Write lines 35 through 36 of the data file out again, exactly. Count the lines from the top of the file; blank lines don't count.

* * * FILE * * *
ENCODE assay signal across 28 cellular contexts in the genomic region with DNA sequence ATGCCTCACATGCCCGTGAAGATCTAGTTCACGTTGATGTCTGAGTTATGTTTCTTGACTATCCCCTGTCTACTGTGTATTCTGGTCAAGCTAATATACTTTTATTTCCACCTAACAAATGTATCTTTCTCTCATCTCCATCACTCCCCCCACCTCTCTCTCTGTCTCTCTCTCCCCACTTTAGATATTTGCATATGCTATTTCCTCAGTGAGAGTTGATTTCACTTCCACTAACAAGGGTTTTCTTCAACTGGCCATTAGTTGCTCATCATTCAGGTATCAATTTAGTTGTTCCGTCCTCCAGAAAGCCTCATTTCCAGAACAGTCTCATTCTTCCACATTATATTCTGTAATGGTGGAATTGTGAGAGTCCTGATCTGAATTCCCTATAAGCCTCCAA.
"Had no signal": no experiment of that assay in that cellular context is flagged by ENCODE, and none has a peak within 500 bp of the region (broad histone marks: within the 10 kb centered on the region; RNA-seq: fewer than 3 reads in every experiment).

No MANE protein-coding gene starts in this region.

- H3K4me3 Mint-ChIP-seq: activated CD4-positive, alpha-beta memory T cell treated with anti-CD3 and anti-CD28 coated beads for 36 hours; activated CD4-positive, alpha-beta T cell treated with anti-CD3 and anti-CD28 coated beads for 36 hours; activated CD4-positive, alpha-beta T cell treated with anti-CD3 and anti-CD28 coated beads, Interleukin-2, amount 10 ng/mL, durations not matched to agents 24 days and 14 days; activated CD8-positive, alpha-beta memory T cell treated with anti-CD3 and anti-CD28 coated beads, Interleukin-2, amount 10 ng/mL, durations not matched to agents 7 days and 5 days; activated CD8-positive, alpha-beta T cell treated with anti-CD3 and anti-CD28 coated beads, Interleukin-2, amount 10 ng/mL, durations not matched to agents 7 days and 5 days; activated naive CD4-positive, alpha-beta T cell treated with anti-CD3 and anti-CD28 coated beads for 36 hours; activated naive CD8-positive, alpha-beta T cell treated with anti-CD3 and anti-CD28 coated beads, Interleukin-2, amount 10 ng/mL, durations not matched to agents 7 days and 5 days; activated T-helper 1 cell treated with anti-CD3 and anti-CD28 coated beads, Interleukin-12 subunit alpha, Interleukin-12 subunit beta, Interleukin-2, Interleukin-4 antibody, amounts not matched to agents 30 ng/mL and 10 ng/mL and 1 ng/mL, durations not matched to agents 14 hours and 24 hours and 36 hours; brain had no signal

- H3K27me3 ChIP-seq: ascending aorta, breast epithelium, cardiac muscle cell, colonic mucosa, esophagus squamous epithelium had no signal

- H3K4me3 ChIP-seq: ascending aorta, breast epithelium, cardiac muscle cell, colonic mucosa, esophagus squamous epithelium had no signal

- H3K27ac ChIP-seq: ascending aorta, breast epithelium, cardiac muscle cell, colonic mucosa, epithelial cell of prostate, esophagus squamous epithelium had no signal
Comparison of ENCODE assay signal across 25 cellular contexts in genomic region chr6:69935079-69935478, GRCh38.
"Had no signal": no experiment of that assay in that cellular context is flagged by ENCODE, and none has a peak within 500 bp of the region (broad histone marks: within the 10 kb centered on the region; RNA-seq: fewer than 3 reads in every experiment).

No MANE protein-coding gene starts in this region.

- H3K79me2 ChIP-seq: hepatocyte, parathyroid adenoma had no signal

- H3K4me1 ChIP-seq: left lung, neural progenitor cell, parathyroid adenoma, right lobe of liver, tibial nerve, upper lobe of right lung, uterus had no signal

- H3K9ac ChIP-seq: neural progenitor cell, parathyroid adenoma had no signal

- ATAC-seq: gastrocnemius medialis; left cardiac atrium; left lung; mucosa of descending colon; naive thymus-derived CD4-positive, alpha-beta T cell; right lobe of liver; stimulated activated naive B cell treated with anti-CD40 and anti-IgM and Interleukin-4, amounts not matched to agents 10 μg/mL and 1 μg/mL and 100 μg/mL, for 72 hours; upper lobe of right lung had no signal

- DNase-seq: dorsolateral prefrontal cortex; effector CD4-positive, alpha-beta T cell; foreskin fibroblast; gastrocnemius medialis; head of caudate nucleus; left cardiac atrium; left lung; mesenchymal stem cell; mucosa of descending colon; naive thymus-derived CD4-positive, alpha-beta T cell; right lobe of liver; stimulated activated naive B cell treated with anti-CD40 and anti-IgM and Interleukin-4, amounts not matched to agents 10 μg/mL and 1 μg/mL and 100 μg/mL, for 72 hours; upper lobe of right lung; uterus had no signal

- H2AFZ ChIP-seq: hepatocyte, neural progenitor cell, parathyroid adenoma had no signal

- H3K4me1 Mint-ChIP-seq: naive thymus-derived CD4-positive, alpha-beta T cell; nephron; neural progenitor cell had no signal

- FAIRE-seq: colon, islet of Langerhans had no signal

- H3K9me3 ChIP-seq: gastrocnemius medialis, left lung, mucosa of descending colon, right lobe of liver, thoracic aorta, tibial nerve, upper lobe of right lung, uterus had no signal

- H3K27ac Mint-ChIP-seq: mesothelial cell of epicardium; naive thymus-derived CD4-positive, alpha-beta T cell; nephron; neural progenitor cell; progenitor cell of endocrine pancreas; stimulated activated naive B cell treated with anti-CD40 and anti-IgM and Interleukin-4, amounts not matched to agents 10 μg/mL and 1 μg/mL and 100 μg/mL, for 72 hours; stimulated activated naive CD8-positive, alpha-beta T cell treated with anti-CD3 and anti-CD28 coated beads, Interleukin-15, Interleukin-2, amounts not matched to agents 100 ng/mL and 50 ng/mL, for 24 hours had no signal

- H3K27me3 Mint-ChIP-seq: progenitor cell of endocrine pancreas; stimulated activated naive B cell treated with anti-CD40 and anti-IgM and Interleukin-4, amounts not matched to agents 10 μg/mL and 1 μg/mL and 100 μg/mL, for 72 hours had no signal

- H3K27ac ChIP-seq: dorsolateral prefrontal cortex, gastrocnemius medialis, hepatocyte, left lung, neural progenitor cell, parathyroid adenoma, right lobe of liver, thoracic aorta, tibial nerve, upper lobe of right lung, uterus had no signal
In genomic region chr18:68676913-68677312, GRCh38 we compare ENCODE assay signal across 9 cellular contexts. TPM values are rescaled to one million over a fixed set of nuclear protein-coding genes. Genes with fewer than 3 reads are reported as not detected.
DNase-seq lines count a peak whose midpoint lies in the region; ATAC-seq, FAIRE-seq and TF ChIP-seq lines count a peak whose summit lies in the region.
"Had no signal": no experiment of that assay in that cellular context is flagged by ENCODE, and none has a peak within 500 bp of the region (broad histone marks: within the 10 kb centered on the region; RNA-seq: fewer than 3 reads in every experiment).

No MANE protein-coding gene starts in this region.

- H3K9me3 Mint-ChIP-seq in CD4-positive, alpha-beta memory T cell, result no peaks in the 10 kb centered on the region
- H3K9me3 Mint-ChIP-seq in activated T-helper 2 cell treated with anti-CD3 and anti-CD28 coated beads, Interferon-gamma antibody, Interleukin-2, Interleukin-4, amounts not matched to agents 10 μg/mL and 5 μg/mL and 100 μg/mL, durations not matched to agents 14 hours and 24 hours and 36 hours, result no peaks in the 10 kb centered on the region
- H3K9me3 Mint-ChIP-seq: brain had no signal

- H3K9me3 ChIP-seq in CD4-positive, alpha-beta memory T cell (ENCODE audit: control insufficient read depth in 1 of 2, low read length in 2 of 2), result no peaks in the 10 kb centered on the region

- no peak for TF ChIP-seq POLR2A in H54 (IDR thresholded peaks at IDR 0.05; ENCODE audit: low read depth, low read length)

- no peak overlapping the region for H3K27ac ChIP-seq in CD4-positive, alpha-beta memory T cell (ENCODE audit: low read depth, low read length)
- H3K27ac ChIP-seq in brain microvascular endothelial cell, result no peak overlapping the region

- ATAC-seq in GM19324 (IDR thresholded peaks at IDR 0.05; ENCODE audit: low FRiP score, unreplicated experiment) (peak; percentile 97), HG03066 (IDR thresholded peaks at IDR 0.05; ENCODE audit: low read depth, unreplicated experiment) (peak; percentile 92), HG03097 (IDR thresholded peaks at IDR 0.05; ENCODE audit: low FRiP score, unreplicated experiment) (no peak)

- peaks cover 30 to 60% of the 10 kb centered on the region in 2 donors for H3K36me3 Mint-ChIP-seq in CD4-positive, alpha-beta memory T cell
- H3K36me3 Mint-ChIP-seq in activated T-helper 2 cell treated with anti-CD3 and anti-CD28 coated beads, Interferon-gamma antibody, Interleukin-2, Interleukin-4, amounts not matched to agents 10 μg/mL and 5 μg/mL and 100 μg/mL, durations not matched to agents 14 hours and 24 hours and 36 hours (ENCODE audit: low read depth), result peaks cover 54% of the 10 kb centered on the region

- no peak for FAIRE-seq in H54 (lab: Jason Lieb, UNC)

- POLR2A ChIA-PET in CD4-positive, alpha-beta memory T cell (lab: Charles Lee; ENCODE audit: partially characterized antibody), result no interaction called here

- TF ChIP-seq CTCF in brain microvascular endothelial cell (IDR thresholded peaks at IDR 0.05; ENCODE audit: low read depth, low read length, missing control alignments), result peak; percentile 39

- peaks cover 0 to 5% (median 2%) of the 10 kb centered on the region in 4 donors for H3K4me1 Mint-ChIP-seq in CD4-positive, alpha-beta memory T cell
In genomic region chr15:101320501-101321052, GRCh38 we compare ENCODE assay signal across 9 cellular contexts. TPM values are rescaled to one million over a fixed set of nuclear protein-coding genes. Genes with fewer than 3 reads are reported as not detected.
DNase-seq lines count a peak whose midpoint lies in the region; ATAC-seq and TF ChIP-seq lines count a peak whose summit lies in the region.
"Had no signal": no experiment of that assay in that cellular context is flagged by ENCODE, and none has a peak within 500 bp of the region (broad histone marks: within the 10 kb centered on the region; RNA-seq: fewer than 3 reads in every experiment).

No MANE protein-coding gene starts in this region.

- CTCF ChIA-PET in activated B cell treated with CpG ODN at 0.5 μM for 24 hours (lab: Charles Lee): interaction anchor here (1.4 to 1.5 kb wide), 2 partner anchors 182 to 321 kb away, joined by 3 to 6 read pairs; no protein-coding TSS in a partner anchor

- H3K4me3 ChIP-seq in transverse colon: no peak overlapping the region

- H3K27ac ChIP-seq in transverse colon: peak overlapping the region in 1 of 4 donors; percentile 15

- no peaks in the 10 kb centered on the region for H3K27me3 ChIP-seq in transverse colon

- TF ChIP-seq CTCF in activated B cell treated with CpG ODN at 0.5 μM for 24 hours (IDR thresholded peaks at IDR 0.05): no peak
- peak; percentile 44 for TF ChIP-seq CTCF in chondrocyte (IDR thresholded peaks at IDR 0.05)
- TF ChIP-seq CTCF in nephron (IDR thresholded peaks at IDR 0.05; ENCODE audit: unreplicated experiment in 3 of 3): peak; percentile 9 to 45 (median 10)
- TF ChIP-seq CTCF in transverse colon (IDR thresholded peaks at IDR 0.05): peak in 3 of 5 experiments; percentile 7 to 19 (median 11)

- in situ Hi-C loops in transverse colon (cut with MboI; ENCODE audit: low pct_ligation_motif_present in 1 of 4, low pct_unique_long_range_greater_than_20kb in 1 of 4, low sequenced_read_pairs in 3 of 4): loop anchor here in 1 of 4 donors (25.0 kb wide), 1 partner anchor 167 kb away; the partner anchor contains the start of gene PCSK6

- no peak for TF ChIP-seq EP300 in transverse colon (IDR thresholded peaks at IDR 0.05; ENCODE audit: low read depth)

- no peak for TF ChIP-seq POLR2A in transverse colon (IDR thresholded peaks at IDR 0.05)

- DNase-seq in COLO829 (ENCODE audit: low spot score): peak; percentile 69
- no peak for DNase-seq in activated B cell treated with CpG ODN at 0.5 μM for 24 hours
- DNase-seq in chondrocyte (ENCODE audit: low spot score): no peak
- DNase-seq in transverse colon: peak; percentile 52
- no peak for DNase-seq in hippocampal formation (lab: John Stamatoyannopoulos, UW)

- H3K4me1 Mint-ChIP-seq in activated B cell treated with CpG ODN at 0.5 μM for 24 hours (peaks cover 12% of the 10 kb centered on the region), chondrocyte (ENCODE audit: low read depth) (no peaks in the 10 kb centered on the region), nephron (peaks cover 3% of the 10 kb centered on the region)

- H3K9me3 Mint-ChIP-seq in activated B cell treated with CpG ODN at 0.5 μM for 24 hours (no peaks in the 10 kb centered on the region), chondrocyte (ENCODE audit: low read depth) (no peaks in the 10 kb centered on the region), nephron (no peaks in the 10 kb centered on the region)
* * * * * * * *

- peaks cover 30 to 60% of the 10 kb centered on the region in 2 donors for H3K36me3 Mint-ChIP-seq in CD4-positive, alpha-beta memory T cell
- H3K36me3 Mint-ChIP-seq in activated T-helper 2 cell treated with anti-CD3 and anti-CD28 coated beads, Interferon-gamma antibody, Interleukin-2, Interleukin-4, amounts not matched to agents 10 μg/mL and 5 μg/mL and 100 μg/mL, durations not matched to agents 14 hours and 24 hours and 36 hours (ENCODE audit: low read depth), result peaks cover 54% of the 10 kb centered on the region